Day 21: Seeing through the fog
Fog tends to obscure what you know to be present. Have you ever been caught in a fog? You can have a vague general sense of the area. Maybe you have been in that fog-filled place a hundred times. Yet somehow the fog throws off your bearings. Cutting through the fog, in order to see, is vital.
I grew up on the water. I spent a lot of time on the water with my dad. Every now and then the fog would roll in. And he was always careful. It didn’t happen too often, yet when it did, the world got small, quickly.
One moment you could see land, you could see your landmarks, and the inlet you were headed towards. The next moment, you could not trust your instincts. One time we ran aground on a sandbar. Praise the Lord for aids to help navigate the fog, like a compass.
I bring up fog, because that is what the religious leaders of the day are trying to do to Jesus - and to those who are wrestling with just who he is - here in John chapter 8. They are trying to encase Jesus in a fog. They are trying to obscure how others will see him. They set a trap.
Let the guilty party off the hook, and he obviously does not follow the Law (which they worship). Condemn the woman to death by stoning, they will hand him the first rock. And if that is not enough, only the Romans could legally execute someone. Land mines every where.
Beyond the trap, to our minds this story has so many angles. Most people today yell, “Hey! It takes two to tango; where is the man who is also guilty?!” Friends, that is just the beginning. The man was supposed to be there, and the punishment for him was stoning as well. Let’s be careful. When you are in a fog, any distraction can keep you from your appointed destination.
What’s our destination? It is reaching the goal of why John wrote this Gospel: to meet Jesus. To see Jesus and decide, for yourself, who this person is. Is He God come to earth, or someone else (I hope by now you will have abandoned the general sentiment that he is a “good teacher” – we have already seen that good teachers don’t claim direct connection with God, or invite others to eat their flesh.)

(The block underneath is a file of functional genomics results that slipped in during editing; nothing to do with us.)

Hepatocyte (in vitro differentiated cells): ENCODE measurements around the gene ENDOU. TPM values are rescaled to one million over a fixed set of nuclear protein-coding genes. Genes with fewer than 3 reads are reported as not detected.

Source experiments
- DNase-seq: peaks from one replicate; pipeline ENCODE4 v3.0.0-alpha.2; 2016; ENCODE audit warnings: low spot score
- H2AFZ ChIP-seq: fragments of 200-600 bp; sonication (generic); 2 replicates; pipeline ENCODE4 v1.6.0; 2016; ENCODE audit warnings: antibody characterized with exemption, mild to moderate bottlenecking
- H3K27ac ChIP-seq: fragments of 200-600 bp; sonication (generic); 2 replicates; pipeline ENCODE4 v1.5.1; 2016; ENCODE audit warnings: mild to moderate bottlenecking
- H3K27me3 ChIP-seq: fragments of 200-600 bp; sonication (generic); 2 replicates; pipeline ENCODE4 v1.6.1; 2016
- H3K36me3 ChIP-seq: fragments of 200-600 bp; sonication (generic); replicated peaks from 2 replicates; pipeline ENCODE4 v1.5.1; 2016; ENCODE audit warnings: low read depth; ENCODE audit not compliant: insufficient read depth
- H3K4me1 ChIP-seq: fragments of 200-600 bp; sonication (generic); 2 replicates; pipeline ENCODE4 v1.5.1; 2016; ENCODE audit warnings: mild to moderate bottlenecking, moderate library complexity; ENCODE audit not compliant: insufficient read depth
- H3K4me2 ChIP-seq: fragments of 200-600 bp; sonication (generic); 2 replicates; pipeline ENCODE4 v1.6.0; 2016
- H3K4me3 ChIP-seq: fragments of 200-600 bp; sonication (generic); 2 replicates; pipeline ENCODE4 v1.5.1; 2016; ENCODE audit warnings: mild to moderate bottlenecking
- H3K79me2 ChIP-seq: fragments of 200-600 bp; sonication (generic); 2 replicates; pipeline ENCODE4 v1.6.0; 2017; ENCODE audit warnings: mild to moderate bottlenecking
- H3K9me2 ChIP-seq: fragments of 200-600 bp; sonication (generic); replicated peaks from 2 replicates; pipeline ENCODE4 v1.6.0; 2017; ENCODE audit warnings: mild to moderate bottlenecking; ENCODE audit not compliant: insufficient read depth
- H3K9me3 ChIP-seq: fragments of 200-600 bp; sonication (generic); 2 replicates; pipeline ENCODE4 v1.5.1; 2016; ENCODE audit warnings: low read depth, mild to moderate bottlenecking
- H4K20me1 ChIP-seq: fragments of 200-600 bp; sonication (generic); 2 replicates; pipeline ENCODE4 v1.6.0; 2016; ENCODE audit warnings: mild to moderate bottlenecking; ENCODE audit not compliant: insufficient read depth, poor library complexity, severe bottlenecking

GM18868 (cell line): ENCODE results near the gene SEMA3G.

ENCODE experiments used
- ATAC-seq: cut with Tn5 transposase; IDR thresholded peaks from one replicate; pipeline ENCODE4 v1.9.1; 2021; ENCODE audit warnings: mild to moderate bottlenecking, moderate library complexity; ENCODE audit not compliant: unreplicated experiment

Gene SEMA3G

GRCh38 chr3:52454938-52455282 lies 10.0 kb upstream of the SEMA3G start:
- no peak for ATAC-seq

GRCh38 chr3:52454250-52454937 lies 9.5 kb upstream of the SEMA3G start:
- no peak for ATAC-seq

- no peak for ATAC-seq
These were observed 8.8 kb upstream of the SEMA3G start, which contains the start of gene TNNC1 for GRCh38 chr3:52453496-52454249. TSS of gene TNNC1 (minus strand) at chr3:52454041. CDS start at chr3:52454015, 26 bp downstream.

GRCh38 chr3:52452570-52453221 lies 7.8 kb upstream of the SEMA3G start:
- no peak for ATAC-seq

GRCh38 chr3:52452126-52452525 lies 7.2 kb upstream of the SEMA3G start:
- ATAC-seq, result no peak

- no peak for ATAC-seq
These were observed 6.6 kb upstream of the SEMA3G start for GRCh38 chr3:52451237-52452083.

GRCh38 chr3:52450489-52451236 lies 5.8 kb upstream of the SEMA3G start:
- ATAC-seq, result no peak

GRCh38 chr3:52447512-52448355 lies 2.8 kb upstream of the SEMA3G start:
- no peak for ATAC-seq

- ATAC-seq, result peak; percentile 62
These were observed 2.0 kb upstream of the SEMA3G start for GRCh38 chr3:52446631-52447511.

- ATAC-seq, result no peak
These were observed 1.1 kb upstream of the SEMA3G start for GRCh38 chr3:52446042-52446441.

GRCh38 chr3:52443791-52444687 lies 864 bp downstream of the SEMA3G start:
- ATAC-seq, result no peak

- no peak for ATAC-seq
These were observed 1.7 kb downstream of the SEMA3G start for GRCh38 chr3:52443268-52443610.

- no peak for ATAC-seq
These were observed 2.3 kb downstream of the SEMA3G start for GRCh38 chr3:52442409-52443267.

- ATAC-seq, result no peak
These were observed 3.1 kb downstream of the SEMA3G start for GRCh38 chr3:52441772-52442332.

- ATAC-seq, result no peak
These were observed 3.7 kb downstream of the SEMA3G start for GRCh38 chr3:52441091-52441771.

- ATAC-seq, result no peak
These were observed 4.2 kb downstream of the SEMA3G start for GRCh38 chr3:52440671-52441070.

It is a clever trap for this “Sabbath-breaking, self-taught Rabbi from Galilee”.
The scribes and the pharisees bring a woman that the text says, they caught. Then they say to Jesus, "In the Law, Moses commanded us to stone such women."
Jesus’ response is amazing. He "bent down and started to write on the ground with his finger.”
Next, listen to what Jesus says, “If any one of you is without sin, let him be the first to throw a stone at her.”
Many people hear this as Jesus saying something like, “Judge not, lest you be judged.” While that is a great statement, consider the situation.
Jesus just gave permission to stone her. He did. So long as they are doing this in accordance with the law. You see, the witnesses of a sin were required to initiate the stoning… so long as they had neither any part in committing the sin, nor had an opportunity to stop the sin from ever happening. Pretty big deal if you are going to have a rock in your hand.
Can you feel it? The fog is lifting.
Jesus bends back down and keeps writing in the sand until they all leave.
Then it is just the two to them.
Where does His wisdom come from? The Law. Jesus is confronting these people, and he is confronting us, that we need to consistently follow God’s teachings, not just when they happen to line up with the “wisdom of the day”.
This is not a story where Jesus is giving a “pass” on sin.
All of us are called to live our lives “aiming towards God”. Each moment of each day, our attitude should be to live for God. We fail. (At least I do.) And my shortcomings should keep me out of judge-jury-executioner mode.
I hope the fog is a bit lifted. Can I tell you how I am seeing Jesus?
Jesus is God.
God the “I AM” who, on Mount Sinai, met people in fire and thunder. A jealous God. A Holy God. A God who turns water into wine at a wedding, heals a dying son with simply a word, feed 5,000 from a lunch bag, walks through a storm… and says to a self-confessed sinner… neither do I condemn you… In this sentence, and in the heart of mercy which lay behind it, is all our hope and all our salvation for ever.
Jesus is not ignoring who He is. He is God. The moral law, right and wrong, it is all real. He tells her, go and sin no more…
Don’t think sin is unimportant, for that sentence, that last sentence, will cost Jesus the hell of Calvary… for the wages of sin is death, but thanks be to God for our Lord Jesus Christ.